‘What do we tell someone waiting 900 days for a tree felling licence?’ – Sherlock
Deputy Seán Sherlock has questioned Minister Pippa Hackett on whether more full-time staff will be brought in to the Department of Agriculture, Food and the Marine to deal with the 5,000 tree felling licence applications log-jammed in the sector.
“What hope can the minister give my constituent, and every other constituent, who has been waiting over 900 days for a licence?” asked the Labour Party TD, during a debate on the matter on Tuesday evening (December 8).
Notwithstanding the fact that she states that there are full-time equivalents now appointed as ecologists and, notwithstanding the fact that there are 10 new forestry inspectors, to wait over 900 days for an application is too long.
“And for that person then to be told to expend considerable resources, their own resources, for a Natura Impact Statement so that it ‘might’ quicken the process.
“The minister says that she intends to recruit more ecologists. Can I ask the minister if that will be on a full-time equivalent basis as well?
Will there be permanent staff, as opposed to staff brought in on an outside contractual basis?
“Will the minister give assurances that all staff hired would be on a full-time equivalent basis, so that we can ensure that staff are retained within the service to get through each one of the felling licence applications and so that applications are expedited more quickly?”
‘We continue to recruit ecologists’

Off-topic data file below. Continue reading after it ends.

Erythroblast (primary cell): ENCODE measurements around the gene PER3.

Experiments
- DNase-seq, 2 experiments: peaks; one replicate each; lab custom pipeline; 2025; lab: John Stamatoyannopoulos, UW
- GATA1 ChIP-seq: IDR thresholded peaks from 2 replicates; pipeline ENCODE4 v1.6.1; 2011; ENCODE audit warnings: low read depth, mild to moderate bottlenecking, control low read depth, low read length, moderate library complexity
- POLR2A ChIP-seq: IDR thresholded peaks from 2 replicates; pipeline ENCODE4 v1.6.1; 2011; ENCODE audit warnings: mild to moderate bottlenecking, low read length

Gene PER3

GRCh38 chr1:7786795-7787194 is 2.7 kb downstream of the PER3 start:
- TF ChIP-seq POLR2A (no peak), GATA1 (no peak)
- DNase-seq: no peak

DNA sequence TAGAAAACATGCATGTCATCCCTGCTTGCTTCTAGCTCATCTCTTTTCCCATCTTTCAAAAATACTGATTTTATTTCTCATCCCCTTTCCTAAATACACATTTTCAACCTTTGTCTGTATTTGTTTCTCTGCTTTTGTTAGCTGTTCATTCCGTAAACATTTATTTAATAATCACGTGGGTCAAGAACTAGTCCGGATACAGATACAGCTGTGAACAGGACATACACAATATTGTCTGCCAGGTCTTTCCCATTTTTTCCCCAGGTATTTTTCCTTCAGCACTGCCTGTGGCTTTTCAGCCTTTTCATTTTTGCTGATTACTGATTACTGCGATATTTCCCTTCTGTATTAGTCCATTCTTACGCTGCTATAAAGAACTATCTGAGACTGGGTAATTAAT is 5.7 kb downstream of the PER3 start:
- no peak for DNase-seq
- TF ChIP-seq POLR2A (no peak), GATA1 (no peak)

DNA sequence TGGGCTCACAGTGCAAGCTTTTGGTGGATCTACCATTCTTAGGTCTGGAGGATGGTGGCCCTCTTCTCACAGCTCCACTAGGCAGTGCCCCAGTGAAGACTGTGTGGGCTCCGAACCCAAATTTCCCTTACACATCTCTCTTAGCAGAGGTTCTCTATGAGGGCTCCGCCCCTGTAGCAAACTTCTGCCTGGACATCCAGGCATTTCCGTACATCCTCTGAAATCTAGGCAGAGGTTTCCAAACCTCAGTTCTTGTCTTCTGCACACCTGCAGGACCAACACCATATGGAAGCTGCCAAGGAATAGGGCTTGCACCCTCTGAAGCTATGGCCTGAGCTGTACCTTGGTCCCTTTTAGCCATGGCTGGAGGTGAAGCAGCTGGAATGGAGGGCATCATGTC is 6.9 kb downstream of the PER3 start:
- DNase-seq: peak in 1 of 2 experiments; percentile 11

Responding to deputy Sherlock’s question, minister of state with responsibility for land use Pippa Hackett said:
“We now have 16 full-time equivalent ecologists working on forestry licencing. We continue to recruit ecologists and will be adding to this team very soon.
We have increased the number on the forestry inspectorate team dealing with licences. We recruited 10 new permanent forestry inspectors and they will join the department’s team very shortly, with four of them starting this week.
“They have been supplemented by four temporary forestry inspectors and all are immediately allocated to working on licencing.”
She added that additional administration staff have been assigned to licencing to help and that she is keeping all of these resources under review.
A ‘significantly improved output’
Deputy Hackett said that investment is “already resulting in significantly improved output”.
“October and November were the highest months this year for licence output, with almost 600 new licences issued in those months,” she continued.
“Licencing for felling with a volume of some 1.4 million tonnes was issued in that time. This is almost as much as the previous five months combined. I anticipate these positive trends to continue into December and beyond.”